We know that mid-size sedans like the Volkswagen Passat are no longer the vehicle of choice for families as they once were, the latter overwhelmingly preferring SUVs today. Some have been eliminated or are in the process of being eliminated, while others are hanging on by finding different ways to reinvent themselves.
For the Toyota Camry and Nissan Altima, for example, it involves the addition of an all-wheel drive. The same goes for the all-new Kia K5, which also relies on a striking design.
In the case of the Volkswagen Passat, the conservative approach and streamlining of the lineup at the moment leads us to believe that the German automaker has thrown the towel in some way.
For 2020, the Passat benefits from a renewed design, but the changes are very subtle and the silhouette remains very straight in the pure tradition of Volkswagen. Among other things, we notice the features of the Jetta and the Arteon, more modern headlights and taillights as well as a more imposing grille. It’s elegant, but nothing to get excited about.
In truth, the only way to energize the look of the Passat is to opt for the top-of-the-range Execline version, which offers the choice of a Aurora Red bodywork as well as an R-Line package including 19-inch wheels. alone are almost worth the extra $ 1,315. A few badges and black trim at the bottom of the front bumper, around the side windows and on the mini spoiler add another little touch. Notice, however, the fake rear diffuser and fake quadruple tailpipes (there is actually only one and it’s hidden underneath).
Not so inviting
The cabin of the 2020 Volkswagen Passat is a little more polished and attractive than in the past. We especially appreciate the redesigned design of the dashboard, especially the horizontal air vents that seem to stretch from the central block to the right end to create a unity effect.
There is also this new eight-inch touchscreen which marks a nice improvement, it which incorporates the latest infotainment and connectivity technologies. However, its characters are small and its still low position makes it difficult to read while driving. Also, having your hands at 9 a.m. and 3 a.m. on the steering wheel, part of the screen is obstructed.
Space is certainly a strength of the Passat, especially for the legs and shoulders in both rows, not to mention in the trunk (450 liters). The front seats are comfortable at first glance, but too tight at the top, which becomes a strain on the upper back over long distances. The rear seat, in our opinion, is too firm for a high-end mid-size sedan.
Overall, the 2020 Passat doesn’t have as much cachet and doesn’t feel as modern as its Asian rivals. Some controls are a bit old-fashioned, while the faux woodwork on the dashboard doesn’t quite succeed in creating the desired luxury effect.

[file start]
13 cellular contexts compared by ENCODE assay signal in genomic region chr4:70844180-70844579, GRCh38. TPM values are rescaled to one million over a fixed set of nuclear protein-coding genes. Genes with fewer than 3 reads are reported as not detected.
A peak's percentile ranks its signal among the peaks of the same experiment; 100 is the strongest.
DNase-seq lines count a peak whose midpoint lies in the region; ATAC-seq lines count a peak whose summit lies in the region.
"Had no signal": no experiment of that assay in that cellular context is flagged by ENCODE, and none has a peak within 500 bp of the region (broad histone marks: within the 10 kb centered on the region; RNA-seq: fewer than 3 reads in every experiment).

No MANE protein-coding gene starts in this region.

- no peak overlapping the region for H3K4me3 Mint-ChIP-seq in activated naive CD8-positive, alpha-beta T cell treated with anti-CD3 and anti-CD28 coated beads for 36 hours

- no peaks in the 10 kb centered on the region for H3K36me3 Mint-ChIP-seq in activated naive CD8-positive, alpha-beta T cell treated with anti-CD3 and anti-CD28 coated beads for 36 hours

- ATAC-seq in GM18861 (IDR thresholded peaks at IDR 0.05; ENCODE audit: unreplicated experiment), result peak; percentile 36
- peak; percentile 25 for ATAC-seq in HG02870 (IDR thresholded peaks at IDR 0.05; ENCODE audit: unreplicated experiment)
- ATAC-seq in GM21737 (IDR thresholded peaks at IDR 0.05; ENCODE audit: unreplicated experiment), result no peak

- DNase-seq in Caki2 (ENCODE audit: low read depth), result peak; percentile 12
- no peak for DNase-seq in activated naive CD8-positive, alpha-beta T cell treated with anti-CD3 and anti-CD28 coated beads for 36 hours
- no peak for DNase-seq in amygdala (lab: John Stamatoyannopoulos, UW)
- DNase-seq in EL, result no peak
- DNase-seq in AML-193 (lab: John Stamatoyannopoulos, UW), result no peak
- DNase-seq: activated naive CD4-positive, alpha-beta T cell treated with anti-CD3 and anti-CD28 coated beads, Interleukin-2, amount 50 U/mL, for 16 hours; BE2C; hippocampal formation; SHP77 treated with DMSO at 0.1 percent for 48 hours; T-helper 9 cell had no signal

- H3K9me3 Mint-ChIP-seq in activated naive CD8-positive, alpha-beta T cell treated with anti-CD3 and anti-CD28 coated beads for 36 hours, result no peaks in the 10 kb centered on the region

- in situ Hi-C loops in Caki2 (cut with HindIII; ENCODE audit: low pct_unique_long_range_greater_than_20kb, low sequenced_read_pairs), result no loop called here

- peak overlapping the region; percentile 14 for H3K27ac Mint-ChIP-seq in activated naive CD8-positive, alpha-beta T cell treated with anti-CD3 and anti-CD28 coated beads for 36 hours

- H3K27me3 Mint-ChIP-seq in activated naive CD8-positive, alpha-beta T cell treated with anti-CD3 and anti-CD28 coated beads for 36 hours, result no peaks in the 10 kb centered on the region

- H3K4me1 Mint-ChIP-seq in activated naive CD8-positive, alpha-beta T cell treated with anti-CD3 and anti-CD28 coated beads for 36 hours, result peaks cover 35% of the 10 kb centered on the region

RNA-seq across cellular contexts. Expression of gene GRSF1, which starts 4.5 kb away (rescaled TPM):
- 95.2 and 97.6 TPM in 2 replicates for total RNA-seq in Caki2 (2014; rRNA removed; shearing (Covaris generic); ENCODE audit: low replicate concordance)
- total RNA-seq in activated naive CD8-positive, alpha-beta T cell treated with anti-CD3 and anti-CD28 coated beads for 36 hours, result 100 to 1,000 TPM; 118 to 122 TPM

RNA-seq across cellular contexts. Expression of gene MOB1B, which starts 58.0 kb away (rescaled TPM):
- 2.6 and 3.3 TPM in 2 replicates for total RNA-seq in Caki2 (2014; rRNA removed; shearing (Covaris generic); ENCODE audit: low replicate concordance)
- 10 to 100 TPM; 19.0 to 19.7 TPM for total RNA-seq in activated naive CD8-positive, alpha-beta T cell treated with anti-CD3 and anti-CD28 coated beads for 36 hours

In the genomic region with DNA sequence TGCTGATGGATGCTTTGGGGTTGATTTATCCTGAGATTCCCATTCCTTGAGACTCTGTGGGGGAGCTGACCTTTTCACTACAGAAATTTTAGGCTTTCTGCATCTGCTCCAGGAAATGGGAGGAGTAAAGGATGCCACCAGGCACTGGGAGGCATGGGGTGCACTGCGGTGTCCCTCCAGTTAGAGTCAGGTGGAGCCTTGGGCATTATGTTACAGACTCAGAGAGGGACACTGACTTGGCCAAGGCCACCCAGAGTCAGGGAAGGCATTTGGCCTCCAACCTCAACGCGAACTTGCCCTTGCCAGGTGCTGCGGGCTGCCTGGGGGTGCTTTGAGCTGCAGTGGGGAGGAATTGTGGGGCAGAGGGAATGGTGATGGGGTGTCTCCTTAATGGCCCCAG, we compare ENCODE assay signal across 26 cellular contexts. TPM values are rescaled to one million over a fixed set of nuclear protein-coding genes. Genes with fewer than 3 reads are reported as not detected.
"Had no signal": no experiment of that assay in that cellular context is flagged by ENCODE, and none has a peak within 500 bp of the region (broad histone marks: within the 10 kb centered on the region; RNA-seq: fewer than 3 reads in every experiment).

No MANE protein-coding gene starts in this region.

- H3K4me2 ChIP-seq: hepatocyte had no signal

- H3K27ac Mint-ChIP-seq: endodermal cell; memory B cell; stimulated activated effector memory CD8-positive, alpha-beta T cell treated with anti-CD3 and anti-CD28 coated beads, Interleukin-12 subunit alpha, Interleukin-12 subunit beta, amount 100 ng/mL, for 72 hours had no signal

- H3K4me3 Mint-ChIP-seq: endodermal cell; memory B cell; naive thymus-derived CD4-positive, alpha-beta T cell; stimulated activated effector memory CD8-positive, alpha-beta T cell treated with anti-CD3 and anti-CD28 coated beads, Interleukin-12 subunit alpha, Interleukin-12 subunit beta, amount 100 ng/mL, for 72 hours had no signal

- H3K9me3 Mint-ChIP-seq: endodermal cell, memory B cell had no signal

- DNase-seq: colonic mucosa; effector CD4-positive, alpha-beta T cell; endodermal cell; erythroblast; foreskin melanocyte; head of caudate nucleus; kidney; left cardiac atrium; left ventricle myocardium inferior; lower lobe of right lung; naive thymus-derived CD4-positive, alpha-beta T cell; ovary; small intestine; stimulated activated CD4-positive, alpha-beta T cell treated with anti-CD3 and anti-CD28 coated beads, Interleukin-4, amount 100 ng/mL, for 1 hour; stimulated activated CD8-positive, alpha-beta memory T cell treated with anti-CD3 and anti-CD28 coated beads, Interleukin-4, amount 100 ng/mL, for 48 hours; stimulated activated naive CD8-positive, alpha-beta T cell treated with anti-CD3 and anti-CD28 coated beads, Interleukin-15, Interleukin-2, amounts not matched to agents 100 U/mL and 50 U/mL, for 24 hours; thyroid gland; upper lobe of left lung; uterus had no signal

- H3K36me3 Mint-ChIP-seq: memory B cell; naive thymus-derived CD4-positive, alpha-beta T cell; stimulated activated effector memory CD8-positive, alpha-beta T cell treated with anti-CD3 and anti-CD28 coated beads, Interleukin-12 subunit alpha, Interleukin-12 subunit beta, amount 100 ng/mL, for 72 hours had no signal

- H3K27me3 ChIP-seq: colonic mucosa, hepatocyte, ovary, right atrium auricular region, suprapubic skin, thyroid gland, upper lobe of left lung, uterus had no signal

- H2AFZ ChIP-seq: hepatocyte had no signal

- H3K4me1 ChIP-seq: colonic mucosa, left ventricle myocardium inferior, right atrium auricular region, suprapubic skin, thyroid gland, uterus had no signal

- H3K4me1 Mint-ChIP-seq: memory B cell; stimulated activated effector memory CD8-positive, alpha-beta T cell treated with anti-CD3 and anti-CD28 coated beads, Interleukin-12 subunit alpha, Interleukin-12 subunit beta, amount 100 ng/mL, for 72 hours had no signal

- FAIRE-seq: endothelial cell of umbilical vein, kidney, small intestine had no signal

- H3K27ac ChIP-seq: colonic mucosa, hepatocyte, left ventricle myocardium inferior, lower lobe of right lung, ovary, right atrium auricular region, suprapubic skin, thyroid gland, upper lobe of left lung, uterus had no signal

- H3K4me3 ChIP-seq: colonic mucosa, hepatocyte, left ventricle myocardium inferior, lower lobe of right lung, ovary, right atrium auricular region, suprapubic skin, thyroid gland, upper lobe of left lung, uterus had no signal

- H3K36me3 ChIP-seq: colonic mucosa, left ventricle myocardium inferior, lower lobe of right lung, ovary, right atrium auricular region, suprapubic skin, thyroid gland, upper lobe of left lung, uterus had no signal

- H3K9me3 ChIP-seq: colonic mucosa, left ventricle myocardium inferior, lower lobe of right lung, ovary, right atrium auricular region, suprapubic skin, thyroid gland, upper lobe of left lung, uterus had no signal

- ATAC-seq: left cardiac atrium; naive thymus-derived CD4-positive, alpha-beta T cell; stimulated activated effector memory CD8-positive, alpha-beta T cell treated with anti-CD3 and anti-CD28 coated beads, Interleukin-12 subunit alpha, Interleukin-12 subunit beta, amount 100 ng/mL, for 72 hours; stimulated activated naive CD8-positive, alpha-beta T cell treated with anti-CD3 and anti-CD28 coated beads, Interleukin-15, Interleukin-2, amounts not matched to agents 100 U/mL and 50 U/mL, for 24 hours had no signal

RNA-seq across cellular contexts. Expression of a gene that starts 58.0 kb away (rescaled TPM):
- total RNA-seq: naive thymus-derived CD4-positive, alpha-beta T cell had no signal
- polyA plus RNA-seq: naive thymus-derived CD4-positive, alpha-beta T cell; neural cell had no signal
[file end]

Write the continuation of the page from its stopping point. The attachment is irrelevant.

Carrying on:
One mechanical choice
Gone are the days when Volkswagen offered a 280 horsepower V6 and optional all-wheel drive with the Passat (as well as a diesel engine, but that’s easier to understand…). The only engine left now is a turbocharged 2.0-liter four-cylinder that develops 174 horsepower and 206 pound-feet of torque, up 22 from the previous year.
The power is all in all sufficient for most situations, but the six-speed automatic transmission is more or less well adapted, which sometimes gives jerky acceleration, especially in the first reports. The available Sport mode improves things a bit. Its other problem is gas mileage, which ranks among the best in the class – 8.7 L / 100 km on average and 9.0 L / 100 km in the case of our test model.
On the road, the 2020 Passat offers good driving pleasure overall. Admittedly, it is not assembled on the modular architecture MQB of Volkswagen; rather the PQ46 platform designed exclusively for the North American version. The steering is straightforward – even better than that of several competitors – and the braking is effective.
On the other hand, the ride becomes dry on damaged pavements due to the optional low-profile tires of the R-Line package, while the lane-keeping system is so sensitive that it sometimes kicks in. in the steering wheel for no apparent reason. By the way, there is no shortage of state-of-the-art safety features, but the same can be said of all the competition.
In the end, the 2020 Volkswagen Passat (starting at $ 27,145) doesn’t have anything really extraordinary that could make it stand out. It is very difficult to recommend it to you instead of its many adversaries – Toyota Camry and Honda Accord in the lead – unless of course you are diehard of the German brand.
In short, the time has come to move on. It is rumored that a new generation based on an improved MQB platform will come in 2023-2024 and that it will be the same everywhere around the globe. By then, however, Volkswagen’s electrification offensive will already be well underway and we would rather see a 100% electric sedan derived from the ID concept. VIZZION than another uninspiring Passat.